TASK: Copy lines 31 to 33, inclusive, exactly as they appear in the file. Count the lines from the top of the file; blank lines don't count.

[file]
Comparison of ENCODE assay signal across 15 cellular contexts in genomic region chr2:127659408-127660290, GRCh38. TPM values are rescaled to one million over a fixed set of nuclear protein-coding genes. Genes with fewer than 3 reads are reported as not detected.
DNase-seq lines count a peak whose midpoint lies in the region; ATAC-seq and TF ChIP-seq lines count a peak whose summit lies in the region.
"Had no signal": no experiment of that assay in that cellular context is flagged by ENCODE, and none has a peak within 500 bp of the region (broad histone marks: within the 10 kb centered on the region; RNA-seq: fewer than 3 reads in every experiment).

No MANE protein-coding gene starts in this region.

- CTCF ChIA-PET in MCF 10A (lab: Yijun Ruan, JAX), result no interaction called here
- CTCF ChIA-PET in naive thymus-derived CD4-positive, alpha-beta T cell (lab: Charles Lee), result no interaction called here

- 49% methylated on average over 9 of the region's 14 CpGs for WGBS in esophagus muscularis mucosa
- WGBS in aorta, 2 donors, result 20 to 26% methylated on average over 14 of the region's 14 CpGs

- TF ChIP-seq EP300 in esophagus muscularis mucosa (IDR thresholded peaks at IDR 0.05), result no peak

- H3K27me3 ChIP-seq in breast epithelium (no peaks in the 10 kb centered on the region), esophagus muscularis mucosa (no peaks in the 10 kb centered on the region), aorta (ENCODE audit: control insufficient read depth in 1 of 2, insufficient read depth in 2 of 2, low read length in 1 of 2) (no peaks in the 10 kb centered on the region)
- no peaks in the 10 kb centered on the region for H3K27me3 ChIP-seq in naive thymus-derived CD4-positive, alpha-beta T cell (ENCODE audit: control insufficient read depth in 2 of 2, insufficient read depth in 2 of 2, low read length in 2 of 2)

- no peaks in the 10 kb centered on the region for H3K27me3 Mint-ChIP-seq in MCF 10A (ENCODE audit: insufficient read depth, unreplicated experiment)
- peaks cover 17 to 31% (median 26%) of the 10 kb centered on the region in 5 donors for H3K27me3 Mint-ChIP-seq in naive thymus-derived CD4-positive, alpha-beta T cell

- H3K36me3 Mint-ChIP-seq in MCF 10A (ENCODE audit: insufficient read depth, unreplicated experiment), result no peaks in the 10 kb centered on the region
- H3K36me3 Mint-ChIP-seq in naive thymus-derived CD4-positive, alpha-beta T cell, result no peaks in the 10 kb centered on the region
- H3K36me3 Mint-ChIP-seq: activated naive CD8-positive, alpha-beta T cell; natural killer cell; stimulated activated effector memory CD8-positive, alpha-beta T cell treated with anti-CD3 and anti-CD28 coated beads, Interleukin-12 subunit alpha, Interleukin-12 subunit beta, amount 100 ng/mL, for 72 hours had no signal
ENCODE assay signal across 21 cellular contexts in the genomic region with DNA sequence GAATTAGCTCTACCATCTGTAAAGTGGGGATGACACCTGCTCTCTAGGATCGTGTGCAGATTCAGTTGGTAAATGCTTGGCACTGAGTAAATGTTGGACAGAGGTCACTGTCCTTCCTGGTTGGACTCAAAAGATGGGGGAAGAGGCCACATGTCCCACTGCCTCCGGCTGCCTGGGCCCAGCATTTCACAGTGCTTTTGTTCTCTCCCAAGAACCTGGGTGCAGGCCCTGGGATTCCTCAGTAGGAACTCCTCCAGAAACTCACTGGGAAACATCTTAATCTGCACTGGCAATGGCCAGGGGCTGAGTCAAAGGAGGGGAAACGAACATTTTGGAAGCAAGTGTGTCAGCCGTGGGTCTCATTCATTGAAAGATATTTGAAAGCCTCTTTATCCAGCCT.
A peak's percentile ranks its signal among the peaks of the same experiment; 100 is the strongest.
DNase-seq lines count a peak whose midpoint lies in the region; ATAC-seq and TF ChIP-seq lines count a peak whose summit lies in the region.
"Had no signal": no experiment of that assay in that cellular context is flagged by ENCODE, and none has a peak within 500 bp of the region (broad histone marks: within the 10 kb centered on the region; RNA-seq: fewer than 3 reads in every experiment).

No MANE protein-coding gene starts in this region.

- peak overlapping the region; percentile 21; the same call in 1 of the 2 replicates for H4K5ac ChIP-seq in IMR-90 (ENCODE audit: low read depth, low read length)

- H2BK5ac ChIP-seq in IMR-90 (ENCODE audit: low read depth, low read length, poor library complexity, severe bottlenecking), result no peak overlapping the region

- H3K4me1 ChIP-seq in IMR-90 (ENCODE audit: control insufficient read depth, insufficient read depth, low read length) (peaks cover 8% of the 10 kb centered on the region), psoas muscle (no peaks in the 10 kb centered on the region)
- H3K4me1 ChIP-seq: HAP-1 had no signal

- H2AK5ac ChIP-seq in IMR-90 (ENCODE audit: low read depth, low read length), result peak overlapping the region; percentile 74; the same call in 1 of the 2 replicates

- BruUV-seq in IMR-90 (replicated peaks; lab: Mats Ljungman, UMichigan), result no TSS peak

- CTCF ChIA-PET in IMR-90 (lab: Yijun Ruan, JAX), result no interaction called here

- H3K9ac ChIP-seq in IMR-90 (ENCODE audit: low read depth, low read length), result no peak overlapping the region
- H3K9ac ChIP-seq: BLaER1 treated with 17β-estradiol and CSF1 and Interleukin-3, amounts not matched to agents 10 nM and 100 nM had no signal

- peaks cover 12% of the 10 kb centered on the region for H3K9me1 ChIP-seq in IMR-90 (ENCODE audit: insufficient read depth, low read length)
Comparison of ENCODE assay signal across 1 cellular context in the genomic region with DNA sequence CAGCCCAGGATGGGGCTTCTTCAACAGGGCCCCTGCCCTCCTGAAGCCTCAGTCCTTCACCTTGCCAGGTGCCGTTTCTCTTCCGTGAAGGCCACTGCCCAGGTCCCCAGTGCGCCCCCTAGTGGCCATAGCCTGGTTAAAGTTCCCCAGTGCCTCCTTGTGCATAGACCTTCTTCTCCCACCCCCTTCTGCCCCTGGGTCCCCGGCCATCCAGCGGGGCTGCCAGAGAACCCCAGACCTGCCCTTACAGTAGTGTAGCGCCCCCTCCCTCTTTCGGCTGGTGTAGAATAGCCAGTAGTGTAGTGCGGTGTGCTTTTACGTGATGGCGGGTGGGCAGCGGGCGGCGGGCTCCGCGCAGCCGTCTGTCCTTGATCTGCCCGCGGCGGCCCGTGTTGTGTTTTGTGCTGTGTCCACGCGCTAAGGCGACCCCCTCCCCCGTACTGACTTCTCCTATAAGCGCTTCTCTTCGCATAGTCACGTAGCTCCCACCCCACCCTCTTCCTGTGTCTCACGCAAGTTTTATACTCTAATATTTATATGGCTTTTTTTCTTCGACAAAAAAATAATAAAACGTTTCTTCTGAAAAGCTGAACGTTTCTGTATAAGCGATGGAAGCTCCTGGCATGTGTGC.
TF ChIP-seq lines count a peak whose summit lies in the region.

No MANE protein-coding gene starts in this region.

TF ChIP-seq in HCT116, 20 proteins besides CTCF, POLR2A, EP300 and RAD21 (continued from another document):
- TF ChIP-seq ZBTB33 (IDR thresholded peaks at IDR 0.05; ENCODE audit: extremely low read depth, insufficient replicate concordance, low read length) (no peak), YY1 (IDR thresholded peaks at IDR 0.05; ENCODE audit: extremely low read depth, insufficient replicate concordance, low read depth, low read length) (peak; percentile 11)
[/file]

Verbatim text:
- peaks cover 12% of the 10 kb centered on the region for H3K9me1 ChIP-seq in IMR-90 (ENCODE audit: insufficient read depth, low read length)
Comparison of ENCODE assay signal across 1 cellular context in the genomic region with DNA sequence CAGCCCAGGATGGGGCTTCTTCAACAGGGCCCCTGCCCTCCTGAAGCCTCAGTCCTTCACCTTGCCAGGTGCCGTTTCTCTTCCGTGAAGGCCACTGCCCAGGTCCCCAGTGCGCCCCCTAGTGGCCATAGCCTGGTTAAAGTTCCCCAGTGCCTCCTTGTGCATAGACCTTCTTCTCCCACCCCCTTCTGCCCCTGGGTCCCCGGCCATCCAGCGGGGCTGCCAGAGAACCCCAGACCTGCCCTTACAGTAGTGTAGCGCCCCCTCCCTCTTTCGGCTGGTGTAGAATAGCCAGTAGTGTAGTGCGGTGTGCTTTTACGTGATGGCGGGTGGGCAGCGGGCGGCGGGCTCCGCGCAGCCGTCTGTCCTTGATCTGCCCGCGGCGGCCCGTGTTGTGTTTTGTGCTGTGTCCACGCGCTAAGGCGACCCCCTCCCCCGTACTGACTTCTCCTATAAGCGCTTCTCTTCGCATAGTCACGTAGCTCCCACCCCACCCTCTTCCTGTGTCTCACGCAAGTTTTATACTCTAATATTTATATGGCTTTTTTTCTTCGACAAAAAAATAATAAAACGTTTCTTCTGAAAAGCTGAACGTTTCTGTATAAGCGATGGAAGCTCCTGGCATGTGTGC.
TF ChIP-seq lines count a peak whose summit lies in the region.